DENAS: Deep Neuroevolution at Scale

Brian Van Essen | 21-ERD-026

Project Overview

The goal of the Deep Neuroevolution at Scale  (DENAS) project was to develop new algorithms for exploring the space of viable neural network architectures for Scientific Machine Learning (SciML) applications, with a specific focus on using evolutionary approaches for the neural architecture search (NAS) algorithm. Specifically, it aims to reduce the time required for scientist to find and optimize neural network architectures for applications of SciML where there are unusual data sets, modalities, or learning objectives. The current state of the art neural network architectures for natural language processing (NLP) or vision tasks have been well honed and evolved through manual scientific discovery and discourse over the course of many years. SciML applications typically engage bespoke instruments and analysis tasks that are very different from standard NLP and vision applications. As such, for each of these SciML applications, researchers can either bootstrap their model development and discovery from existing neural network architectures that were optimized for other tasks (e.g. NLP or vision), or start from a clean slate. Neural architecture search and neuroevolutionary algorithms offer the promise of being able to rapidly optimize neural network architectures for each SciML application, if provided sufficient computing power.

One of the key innovations for this project was the close coupling of iterative training methods with the NAS algorithm, enabling frequent evaluation of architectural options and the subsequent expansion and culling of the set of architectures being explored. This tight integration of the NAS algorithm allowed for more efficient utilization of computer training time, as unsuccessful proposed architectures could be quickly evaluated and discarded. While the project was able to develop some interesting results, overall the fundamental challenge for NAS algorithms is to outperform highly-optimized, hand-tuned, architectures in the community. For multiple standard vision-based benchmarks these NAS-based designed networks were unable to exceed the performance of the hand-tuned baseline. However, for many SciML applications where there isn't a large community effort to find the best architecture for a given data set or application, the time to solution from a NAS algorithm can provide a huge benefit.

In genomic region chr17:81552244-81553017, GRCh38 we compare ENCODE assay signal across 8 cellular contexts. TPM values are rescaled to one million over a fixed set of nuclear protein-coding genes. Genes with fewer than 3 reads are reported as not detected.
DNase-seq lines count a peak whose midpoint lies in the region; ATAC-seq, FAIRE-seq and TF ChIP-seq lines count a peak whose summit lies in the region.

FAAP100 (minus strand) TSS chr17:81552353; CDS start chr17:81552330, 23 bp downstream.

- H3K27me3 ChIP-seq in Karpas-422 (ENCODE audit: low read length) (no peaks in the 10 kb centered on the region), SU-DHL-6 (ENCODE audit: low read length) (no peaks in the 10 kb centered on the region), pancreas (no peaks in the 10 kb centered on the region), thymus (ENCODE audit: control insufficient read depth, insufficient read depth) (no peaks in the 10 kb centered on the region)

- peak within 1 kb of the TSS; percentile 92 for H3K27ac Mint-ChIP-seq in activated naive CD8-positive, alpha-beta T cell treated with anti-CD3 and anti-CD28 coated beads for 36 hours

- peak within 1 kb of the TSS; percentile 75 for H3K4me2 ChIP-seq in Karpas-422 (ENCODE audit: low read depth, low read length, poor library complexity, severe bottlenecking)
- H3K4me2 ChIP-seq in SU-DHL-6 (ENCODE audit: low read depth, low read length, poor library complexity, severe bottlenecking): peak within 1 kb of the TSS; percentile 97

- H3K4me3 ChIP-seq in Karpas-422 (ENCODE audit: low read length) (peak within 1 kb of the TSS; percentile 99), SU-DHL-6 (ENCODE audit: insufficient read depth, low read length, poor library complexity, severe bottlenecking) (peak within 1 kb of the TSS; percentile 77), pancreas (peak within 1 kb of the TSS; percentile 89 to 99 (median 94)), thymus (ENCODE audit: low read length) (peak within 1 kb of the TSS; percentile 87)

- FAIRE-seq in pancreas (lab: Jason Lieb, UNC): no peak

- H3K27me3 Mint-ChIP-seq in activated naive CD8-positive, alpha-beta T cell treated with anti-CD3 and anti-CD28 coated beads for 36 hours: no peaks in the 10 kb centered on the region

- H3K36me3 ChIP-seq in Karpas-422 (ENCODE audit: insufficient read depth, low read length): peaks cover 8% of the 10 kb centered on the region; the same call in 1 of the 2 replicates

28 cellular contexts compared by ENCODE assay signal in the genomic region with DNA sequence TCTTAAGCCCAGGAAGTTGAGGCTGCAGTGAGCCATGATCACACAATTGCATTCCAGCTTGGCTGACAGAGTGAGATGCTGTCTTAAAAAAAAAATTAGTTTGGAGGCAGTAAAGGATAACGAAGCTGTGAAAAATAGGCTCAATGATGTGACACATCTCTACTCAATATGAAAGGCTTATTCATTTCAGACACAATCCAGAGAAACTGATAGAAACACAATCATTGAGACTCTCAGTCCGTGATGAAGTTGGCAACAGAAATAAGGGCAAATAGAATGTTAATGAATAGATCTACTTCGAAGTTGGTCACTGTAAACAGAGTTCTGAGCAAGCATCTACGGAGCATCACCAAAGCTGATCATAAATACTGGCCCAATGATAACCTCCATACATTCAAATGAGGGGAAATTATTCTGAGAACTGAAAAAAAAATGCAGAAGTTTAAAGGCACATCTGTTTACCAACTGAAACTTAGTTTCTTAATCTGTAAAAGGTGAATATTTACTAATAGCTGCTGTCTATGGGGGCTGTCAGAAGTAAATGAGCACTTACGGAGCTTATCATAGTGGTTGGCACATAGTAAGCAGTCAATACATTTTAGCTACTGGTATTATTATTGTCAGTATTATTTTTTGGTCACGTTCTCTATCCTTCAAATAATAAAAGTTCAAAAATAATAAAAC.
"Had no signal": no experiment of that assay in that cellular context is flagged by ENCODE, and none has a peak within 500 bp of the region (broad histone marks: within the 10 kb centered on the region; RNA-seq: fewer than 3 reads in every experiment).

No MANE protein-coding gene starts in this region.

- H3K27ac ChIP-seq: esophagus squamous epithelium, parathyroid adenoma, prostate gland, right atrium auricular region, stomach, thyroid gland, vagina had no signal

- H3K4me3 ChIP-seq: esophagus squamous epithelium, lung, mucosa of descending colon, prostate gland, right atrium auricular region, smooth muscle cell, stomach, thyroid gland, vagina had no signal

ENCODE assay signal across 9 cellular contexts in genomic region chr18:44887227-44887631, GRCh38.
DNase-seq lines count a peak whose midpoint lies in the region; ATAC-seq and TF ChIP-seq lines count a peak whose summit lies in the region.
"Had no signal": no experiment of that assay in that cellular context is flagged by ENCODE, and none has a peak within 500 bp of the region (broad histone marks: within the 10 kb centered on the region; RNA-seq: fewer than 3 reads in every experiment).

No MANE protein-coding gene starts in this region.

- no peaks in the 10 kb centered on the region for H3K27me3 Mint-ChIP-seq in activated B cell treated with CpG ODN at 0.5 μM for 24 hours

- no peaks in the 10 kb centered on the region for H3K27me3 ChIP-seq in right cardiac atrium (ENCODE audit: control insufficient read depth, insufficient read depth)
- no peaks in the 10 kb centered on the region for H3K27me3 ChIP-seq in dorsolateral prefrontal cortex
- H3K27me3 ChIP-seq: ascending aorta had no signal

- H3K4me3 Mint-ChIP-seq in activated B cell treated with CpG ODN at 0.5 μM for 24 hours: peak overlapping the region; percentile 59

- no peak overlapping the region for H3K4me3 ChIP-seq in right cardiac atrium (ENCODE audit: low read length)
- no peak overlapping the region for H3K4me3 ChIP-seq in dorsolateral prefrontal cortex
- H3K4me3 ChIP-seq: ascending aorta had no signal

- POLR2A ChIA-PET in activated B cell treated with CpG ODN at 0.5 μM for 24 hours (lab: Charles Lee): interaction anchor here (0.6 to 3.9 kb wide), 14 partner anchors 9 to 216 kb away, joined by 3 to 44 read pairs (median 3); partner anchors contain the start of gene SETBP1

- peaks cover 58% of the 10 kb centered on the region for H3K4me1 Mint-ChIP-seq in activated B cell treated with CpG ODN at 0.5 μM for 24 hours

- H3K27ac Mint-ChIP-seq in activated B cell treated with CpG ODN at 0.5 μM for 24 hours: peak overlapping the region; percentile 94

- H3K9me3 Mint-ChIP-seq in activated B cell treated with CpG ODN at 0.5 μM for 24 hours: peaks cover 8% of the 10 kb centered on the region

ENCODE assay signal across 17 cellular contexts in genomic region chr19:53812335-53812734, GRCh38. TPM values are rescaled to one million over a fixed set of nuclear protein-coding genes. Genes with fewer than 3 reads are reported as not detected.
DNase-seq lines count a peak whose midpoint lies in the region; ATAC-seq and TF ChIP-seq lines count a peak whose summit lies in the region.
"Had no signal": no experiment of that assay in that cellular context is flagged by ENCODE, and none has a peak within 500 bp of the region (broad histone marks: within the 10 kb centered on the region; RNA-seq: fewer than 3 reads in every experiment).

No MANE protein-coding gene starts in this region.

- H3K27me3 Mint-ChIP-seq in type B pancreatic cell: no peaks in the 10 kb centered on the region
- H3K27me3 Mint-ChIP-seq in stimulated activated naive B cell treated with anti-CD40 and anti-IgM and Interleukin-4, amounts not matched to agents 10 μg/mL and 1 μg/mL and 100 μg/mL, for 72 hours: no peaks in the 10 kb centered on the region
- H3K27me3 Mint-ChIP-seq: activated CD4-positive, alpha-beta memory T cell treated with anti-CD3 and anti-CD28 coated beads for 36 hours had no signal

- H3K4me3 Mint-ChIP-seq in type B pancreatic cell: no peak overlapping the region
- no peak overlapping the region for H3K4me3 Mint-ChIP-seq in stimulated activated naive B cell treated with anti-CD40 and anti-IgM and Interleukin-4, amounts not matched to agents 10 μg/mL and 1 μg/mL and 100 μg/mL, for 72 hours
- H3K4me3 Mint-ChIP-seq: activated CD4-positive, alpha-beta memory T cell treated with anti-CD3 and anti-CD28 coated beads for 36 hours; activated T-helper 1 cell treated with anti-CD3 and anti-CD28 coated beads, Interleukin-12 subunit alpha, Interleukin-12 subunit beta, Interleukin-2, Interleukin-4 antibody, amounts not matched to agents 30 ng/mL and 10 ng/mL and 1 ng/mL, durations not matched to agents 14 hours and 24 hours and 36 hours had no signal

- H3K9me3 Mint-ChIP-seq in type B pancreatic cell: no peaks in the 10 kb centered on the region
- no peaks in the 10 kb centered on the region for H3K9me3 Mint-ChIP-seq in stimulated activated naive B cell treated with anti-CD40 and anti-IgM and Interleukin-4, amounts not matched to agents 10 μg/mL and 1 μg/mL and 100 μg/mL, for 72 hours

Mission Impact

As Artificial Intelligence (AI) and associated sub-domains, such as Deep Learning (DL) and Scientific Machine Learning (SciML), become invaluable tools within both the scientific process and the national security mission space there will be a rapid proliferation of new applications and data sets that will demand optimized neural network architectures for these spaces. The traditional approach of manually tuning the hyperparameters of neural network architectures is too slow to enable the rapid adoption of AI within LLNL's mission spaces. HPC-enabled NAS algorithms will be a key approach to rapidly optimizing these neural networks for each application domain and will accelerate the deployment of AI methods across LLNL's programs.

Publications, Presentations, and Patents

Explainable Neural Architecture Search (XNAS) source code.